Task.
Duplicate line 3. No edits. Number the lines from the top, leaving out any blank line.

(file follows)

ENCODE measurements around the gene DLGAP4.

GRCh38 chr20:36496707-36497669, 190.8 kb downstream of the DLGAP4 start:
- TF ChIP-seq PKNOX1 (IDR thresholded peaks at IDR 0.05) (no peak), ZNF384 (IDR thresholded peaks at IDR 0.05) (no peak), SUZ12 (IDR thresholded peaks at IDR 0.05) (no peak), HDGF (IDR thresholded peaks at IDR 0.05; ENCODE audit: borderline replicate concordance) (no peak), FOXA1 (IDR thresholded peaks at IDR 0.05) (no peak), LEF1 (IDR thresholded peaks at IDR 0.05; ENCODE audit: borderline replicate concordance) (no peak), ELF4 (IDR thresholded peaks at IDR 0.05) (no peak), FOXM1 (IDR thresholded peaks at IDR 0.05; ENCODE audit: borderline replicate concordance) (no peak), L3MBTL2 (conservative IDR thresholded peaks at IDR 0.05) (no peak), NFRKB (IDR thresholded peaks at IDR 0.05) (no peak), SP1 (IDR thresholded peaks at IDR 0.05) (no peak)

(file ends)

- TF ChIP-seq PKNOX1 (IDR thresholded peaks at IDR 0.05) (no peak), ZNF384 (IDR thresholded peaks at IDR 0.05) (no peak), SUZ12 (IDR thresholded peaks at IDR 0.05) (no peak), HDGF (IDR thresholded peaks at IDR 0.05; ENCODE audit: borderline replicate concordance) (no peak), FOXA1 (IDR thresholded peaks at IDR 0.05) (no peak), LEF1 (IDR thresholded peaks at IDR 0.05; ENCODE audit: borderline replicate concordance) (no peak), ELF4 (IDR thresholded peaks at IDR 0.05) (no peak), FOXM1 (IDR thresholded peaks at IDR 0.05; ENCODE audit: borderline replicate concordance) (no peak), L3MBTL2 (conservative IDR thresholded peaks at IDR 0.05) (no peak), NFRKB (IDR thresholded peaks at IDR 0.05) (no peak), SP1 (IDR thresholded peaks at IDR 0.05) (no peak)